We know, we know. A lot of you don’t like projects that consist of gutting a vintage computer (or anything else, for that matter) and replacing its internals with modern electronics. But can you really look at the clunky Compaq LTE 286 laptop that [Dmitry Brant] hacked a Raspberry Pi into and honestly say it’s a machine worthy of historical preservation? The 30+ year old laptop had all the design cues of a saltine cracker, and the performance to match. At least now with a Pi under the hood, you can play some newer games on the thing.
Besides, [Dmitry] says the machine was damaged beyond the point of economical repair anyway. The only stock hardware that’s left beyond the case itself is the keyboard, which he was able to get talking USB thanks to a Teensy microcontroller. It’s not immediately clear if any attempt has been made to get the switches above the keyboard working, but we imagine it wouldn’t be too hard to tie them into some spare GPIO pins on the MCU for a bit of added authenticity.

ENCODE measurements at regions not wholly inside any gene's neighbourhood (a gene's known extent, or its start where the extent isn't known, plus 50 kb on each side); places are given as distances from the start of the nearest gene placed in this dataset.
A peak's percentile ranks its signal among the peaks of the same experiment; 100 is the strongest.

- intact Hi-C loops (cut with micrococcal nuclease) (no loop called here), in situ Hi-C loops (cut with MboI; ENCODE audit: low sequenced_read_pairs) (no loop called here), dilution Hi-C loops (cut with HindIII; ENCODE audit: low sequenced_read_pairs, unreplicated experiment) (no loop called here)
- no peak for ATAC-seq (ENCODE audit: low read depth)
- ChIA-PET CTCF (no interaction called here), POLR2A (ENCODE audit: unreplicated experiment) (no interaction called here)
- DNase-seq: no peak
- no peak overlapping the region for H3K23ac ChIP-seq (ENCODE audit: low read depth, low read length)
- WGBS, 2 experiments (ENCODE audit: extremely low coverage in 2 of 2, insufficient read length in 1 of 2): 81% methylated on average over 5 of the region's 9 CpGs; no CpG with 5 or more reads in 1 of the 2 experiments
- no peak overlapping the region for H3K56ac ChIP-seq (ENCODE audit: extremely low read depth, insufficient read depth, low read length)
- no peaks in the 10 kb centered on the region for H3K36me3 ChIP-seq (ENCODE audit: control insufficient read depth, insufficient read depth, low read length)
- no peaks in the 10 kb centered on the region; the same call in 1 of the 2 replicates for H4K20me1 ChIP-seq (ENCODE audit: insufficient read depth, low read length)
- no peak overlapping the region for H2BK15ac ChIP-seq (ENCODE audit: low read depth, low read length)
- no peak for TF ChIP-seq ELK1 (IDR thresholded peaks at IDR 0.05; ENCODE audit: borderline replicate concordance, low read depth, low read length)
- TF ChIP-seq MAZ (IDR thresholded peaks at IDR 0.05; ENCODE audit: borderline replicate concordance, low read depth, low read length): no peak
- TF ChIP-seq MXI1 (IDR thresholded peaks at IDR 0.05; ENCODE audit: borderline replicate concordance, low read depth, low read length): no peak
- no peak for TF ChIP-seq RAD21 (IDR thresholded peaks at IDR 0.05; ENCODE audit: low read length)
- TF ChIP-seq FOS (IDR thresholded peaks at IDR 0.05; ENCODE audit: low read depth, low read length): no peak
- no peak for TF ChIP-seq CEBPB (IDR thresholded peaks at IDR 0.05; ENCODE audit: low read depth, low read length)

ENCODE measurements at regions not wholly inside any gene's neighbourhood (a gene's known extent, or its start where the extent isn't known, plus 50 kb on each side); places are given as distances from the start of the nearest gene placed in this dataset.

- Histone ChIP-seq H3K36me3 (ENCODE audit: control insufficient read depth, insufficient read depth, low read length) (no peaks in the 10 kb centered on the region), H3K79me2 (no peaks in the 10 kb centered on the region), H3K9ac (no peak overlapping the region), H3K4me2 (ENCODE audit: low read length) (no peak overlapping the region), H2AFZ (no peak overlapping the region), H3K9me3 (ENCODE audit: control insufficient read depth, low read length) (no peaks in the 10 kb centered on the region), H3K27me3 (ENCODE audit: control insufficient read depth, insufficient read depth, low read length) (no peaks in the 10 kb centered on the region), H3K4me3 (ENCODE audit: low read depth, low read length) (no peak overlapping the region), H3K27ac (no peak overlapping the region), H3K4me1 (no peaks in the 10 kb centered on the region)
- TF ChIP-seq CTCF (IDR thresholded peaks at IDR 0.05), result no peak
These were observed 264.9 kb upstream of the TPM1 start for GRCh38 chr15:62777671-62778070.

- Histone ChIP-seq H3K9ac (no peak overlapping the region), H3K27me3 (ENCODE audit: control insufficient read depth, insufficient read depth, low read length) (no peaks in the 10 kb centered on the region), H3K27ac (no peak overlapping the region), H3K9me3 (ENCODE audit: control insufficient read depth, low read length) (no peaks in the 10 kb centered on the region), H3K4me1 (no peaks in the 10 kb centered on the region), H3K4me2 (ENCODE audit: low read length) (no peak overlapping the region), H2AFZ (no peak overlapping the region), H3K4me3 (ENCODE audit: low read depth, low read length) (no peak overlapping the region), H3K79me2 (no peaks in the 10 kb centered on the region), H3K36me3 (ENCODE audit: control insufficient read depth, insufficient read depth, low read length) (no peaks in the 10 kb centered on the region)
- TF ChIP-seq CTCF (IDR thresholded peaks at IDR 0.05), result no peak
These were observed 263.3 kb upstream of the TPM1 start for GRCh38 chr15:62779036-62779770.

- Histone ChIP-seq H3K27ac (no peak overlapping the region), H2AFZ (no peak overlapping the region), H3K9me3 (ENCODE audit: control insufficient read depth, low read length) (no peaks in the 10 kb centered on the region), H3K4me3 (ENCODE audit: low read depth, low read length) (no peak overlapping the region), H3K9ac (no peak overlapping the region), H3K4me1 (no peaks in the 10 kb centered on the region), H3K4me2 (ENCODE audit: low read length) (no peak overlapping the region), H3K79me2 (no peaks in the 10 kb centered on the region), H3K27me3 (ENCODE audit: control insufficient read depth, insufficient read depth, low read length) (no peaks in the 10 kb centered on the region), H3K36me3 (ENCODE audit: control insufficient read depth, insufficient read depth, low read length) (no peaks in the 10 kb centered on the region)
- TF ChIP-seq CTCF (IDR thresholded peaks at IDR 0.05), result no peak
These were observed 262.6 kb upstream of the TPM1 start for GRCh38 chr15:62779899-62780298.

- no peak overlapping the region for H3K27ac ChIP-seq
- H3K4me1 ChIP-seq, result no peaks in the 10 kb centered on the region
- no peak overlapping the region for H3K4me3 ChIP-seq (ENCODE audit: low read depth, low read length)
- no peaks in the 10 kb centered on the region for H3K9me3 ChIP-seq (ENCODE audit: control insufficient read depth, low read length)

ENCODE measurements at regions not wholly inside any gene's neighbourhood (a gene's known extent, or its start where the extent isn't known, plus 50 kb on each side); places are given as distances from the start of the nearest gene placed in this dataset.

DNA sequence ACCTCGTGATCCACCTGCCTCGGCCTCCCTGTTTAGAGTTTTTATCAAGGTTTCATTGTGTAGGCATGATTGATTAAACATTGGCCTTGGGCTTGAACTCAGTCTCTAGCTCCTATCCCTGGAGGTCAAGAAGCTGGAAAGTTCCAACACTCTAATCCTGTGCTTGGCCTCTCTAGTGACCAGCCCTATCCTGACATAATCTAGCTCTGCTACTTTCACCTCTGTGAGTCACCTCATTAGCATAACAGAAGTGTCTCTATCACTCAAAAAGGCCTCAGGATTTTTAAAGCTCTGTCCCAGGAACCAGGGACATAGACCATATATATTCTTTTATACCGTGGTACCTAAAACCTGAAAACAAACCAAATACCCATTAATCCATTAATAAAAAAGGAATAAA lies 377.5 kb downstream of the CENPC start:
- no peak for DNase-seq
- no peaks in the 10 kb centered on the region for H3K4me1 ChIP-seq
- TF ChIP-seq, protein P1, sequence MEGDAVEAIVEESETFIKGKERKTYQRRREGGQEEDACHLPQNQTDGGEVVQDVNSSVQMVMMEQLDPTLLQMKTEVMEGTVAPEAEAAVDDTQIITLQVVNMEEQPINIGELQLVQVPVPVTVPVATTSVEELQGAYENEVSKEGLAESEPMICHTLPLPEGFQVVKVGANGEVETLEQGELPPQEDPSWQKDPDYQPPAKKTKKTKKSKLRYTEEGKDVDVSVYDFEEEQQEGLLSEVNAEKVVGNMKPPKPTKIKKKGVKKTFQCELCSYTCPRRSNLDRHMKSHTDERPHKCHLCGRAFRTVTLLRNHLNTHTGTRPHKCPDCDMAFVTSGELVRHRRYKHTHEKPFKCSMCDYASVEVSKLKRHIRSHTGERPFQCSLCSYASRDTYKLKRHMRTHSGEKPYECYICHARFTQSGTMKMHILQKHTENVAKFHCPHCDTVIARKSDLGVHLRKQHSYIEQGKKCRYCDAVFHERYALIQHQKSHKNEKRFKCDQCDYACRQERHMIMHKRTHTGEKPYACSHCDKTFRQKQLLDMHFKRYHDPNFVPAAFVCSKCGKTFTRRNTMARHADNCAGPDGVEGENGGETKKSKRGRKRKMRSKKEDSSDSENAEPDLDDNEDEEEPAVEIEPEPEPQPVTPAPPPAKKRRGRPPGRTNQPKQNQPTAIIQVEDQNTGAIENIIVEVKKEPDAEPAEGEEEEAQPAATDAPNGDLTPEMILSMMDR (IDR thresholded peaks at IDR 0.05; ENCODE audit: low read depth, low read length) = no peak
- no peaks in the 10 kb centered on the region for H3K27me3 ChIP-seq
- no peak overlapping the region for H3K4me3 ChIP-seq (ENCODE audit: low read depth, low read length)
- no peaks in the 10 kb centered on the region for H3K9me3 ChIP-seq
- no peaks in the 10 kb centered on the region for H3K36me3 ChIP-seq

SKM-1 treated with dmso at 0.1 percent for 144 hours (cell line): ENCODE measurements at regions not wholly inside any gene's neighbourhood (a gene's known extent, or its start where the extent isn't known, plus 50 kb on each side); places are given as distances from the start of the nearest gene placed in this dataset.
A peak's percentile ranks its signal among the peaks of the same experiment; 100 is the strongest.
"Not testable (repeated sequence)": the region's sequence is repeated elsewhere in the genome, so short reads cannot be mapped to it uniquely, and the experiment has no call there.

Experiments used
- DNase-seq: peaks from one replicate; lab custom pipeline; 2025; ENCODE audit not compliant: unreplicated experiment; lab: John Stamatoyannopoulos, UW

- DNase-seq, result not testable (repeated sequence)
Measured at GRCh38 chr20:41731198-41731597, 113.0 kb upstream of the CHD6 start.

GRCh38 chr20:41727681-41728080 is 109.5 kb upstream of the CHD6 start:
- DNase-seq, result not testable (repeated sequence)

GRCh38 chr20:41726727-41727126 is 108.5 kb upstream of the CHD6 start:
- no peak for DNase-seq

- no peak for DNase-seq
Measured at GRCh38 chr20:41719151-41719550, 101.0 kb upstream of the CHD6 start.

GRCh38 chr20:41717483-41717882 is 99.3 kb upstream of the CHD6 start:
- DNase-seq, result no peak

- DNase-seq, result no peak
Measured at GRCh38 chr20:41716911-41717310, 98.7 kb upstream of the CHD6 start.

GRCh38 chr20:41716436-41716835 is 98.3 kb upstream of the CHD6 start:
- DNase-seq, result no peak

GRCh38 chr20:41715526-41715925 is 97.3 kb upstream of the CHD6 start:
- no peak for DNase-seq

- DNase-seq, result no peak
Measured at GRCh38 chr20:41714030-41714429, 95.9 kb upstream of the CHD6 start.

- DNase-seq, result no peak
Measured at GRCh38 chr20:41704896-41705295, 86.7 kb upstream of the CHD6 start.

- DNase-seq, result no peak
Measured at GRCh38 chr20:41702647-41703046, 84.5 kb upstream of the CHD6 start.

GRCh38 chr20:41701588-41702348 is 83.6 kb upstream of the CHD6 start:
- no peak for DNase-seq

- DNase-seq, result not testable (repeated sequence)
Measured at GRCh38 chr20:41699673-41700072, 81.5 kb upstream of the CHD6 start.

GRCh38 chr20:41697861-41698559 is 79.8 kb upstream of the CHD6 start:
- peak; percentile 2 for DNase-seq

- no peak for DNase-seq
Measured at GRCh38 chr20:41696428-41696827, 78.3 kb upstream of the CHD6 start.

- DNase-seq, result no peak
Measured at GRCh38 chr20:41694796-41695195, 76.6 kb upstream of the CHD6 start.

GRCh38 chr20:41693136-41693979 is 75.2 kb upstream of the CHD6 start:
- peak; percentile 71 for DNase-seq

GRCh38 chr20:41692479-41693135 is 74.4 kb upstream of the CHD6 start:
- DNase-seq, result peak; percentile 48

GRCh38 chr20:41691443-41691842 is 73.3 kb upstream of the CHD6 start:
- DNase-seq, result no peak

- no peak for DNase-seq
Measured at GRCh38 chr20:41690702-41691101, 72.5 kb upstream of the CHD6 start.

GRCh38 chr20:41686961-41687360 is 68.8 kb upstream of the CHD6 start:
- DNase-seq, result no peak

The bottom half of the machine was cleared out to the point of it literally being a husk of its former self, which gave him plenty of room to hold the Pi 3B and the HDMI driver board that controls the new 9-inch TFT display. Speaking of which, the new panel was a close enough match to the original’s aspect ratio that only minor bezel modifications were required to get it to fit. The modern LCD makes for a massive improvement over the original, without looking too conspicuous.
While there’s still plenty of available space inside the Compaq, [Dmitry] has opted not to include an onboard battery at this time. Instead, power is provided to the Pi and associated hardware through a bulkhead mount USB connector on the side of the machine. It looks like it wouldn’t be too much trouble to add support for an off-the-shelf USB battery bank, as we recently saw with a particularly well engineered retro-futuristic folding cyberdeck, but far from us to tell a hacker what they should do with their bespoke computer.